“Every deal, every negotiation with the regime, it means additional gallows in Iran,” says Shabnam Madadzadeh, 29, the famous student organizer at Tehran’s Tarbiat Moalem University who spent five years in confinement in Iran’s notorious Evin prison.

Ms. Madadzadeh escaped her home country via a clandestine network operated by the People’s Mujahedeen of Iran, or MEK, just a few weeks ago. Now staying in Paris, she appeared Saturday at a conference with other Iranians who are opposed to the hard-line officials who run the country.

“Iranian people do not want negotiations with this regime, and they hate appeasement policy with this regime,” Ms. Madadzadeh told The Washington Times. “They want the world, European governments and United Nations and the U.S. to stay firmly against the regime’s policy of violence against human rights — the regime’s crimes in Iran and Syria and exporting terrorism in the world. Iranian people want a change in regime by themselves and resistance.”

A 2010 State Department report on human rights violations in Iran singled out a prosecutor who consistently imprisons dissidents. Ms. Madadzadeh is one of his victims.  The report said, “Tehran public prosecutor, Saeed Mortazavi, the most notorious persecutor of political dissidents and critics. According to international press reports, Mortazavi was put in charge of interrogations at Evin prison, where most of the [2009] post-election protesters were detained.” The report goes on to say,  “On February 19, authorities arrested Shabnam Madadzadeh, a member of the Islamic Association and deputy general secretary of the student organization Tahkim Vahdat, along with her brother Farzad Madadzadeh. Authorities accused her of disseminating propaganda against the state and ‘enmity with God.’ Despite her lawyer’s protests against her detention, the judge refused to assign a bond for her release, arguing that she was a flight risk. As of mid-October, she was reportedly being held in the women’s general section of Evin prison.”

As reported by the State Department a year later, Ms. Madadzadeh was sentenced to five years in prison for spreading anti-state propaganda. She had no lawyer present , as authorities had detained him for protesting the death sentence of a teenager on a charge of murder.

Arash Mohammadi, 25, is another recent escapee. He took part in street demonstrations in Tehran over the reelection President Mahmoud Ahmadinejad in  2009, amid charges of ballot fraud. 

“I was on the streets,” Mr. Mohammadi said in his native Farsi, through an MEK interpreter. “The chants, ‘Obama, Obama, are you with them or with us?’”  Mr. Mohammadi, a college student, was arrested three times for publicly protesting against the regime. He was imprisoned for two years. He states that intelligence interrogators beat and threatened him, and even offered him money to denounce the MEK and become an accepted reformist. He says he refused and now plans to be “a voice for the voiceless.”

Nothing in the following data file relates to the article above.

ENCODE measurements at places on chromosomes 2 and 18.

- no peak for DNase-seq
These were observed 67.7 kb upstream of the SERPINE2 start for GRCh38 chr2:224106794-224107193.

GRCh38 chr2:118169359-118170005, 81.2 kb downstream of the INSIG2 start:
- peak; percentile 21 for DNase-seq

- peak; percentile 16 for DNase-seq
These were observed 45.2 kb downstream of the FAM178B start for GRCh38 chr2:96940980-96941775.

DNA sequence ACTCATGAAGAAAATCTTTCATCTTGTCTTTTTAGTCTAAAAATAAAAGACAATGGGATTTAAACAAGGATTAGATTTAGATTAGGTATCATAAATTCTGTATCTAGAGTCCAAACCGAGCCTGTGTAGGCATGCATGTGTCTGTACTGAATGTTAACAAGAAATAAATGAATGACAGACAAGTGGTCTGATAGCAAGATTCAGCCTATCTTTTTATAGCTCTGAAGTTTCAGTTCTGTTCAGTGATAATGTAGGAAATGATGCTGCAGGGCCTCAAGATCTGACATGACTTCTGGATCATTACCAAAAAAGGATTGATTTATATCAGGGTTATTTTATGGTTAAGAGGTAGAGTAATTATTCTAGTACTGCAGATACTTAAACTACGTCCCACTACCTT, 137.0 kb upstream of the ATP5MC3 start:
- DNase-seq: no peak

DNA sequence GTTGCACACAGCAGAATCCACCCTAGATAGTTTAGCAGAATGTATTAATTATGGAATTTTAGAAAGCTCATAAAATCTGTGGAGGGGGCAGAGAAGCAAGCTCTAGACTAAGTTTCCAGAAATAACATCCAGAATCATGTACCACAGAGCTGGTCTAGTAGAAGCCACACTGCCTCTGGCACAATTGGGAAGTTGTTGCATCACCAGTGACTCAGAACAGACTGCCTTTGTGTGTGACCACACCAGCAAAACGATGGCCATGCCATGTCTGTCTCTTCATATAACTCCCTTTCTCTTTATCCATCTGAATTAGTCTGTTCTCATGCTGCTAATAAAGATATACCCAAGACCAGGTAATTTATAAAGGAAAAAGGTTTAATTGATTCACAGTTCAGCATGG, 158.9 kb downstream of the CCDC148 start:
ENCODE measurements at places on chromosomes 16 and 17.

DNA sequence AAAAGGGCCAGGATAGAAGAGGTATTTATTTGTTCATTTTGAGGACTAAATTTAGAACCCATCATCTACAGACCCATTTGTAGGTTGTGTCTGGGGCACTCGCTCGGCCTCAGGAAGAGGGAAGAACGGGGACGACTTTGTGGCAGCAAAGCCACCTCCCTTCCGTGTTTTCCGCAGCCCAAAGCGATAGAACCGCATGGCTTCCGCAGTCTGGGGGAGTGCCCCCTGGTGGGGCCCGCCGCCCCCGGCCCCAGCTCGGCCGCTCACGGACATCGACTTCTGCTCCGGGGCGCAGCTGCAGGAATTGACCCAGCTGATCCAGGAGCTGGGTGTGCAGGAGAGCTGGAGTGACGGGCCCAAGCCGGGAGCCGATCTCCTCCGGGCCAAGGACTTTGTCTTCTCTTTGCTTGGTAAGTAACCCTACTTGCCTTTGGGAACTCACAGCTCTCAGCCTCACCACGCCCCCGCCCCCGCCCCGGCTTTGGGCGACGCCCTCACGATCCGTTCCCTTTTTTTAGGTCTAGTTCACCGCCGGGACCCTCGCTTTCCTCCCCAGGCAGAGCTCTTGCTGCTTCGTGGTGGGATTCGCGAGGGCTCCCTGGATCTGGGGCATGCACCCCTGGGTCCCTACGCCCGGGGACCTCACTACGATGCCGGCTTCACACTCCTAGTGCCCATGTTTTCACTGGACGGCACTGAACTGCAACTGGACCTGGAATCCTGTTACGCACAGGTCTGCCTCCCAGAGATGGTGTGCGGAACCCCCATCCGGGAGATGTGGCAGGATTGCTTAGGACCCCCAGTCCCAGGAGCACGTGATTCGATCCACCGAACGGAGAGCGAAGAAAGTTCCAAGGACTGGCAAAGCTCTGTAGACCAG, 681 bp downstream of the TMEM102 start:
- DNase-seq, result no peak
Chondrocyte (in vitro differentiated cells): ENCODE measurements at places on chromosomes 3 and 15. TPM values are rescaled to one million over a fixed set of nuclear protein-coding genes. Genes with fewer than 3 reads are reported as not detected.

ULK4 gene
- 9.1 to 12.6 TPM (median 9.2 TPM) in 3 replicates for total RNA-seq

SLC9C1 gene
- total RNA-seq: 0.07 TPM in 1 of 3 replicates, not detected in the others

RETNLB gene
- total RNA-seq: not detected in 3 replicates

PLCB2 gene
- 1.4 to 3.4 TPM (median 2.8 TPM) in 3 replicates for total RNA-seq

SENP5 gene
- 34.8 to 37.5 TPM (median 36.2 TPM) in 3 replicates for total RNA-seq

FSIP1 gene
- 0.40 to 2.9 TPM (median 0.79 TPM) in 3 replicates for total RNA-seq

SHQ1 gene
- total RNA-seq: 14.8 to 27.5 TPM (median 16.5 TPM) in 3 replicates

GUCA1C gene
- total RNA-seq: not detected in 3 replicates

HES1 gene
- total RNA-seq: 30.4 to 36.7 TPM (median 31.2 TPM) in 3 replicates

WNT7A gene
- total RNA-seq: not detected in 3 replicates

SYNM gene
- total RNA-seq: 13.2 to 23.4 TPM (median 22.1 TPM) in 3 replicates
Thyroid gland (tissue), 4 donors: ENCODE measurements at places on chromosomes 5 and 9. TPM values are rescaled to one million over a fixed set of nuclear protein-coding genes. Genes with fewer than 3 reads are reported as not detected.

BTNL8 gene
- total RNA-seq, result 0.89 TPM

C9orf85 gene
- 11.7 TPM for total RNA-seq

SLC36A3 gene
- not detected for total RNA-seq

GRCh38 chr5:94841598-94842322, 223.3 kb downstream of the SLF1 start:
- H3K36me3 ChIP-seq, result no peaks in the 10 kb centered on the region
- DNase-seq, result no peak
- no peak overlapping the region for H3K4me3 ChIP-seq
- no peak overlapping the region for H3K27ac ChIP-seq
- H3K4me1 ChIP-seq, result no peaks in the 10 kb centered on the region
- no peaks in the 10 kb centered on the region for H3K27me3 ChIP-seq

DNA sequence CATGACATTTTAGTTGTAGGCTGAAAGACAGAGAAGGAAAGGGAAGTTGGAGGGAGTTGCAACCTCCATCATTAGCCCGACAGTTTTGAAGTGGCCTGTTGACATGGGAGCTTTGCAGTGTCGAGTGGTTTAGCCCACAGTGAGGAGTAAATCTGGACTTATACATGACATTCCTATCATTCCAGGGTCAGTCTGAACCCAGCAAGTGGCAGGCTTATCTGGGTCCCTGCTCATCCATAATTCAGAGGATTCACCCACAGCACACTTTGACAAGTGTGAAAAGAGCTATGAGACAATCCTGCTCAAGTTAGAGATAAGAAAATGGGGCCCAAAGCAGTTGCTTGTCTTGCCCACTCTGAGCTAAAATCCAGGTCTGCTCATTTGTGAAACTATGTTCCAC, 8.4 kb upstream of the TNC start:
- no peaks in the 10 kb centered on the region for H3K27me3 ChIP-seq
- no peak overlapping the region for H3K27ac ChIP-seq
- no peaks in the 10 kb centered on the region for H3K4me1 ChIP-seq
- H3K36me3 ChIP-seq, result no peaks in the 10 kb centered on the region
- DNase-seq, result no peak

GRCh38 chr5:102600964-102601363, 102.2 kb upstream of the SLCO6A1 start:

His message to President-elect Donald Trump is this, “The responsibility for change is with me and my generation. We are the force for change. If the West wants to have a good reputation in Iran, my point is, side with us. Side with the resistance. History will remember you in a good way. That’s for your betterment and for Iranian people’s betterment.”

Both Ms. Madadzadeh, Mr. Mohammadi are seeking asylum in Europe.  It is the two dissidents’ contention that human rights abuses are getting worse since the April 2015 nuclear deal.  

This appears to be supported by the U.N. In October, U.N. General Secretary Ban Ki-Moon issued a report condemning Iran’s treatment of its people.  “Human rights violations have continued at an alarming rate,” Mr. Ban said. “In particular, a significant number of executions took place, including of individuals who were juveniles at the time of the alleged offense; corporal punishment, including flogging, persisted; the treatment of journalists and human rights defenders remained of concern, as raised by several United Nations human rights mechanisms; and religious and ethnic minorities continued to face persecution and prosecution.”  He added, “At least 966 people were reportedly executed in 2015, the highest such number in over two decades, in continuation of an upward trend that began in 2008. During the first half of 2016, at least 200 people were executed. Executions are often carried out following trials that fall short of the international fair trial standards guaranteed.”

According to Tehran, most prisoners are executed for drug trafficking.

The new money flowing in from the West is not going to alleviate poverty, create jobs or stop rampant child labor, says Ms. Madadzadeh, but is being funneled to the Revolutionary Guard Corps and its overseas operations. “Nothing changed in Iran’s people’s life” she said. “The deal was just with the regime. The guards of the regime, the one that was spending money to export terrorism and was spent in Syria and [for] the suppression of the Iranian people. Not for the freedom. Not for people.”

Ms. Madadzadeh spent five years in various prisons, including Evin’s Section 209 run by the Ministry of Intelligence. She says she was beaten, threatened with rape and subjected to fake executions.  “They pushed me and beat me and asked me to say what they wanted,” she says. “Speak out against the Mujahedin.”

The MEK is the largest member of the Paris-based National Council of Resistance of Iran (NCRI), and is directed by Maryam Rajavi. It operates an extensive clandestine network inside Iran and given intelligence to the West on secret facilities for Tehran’s nuclear weapons research, among other activities.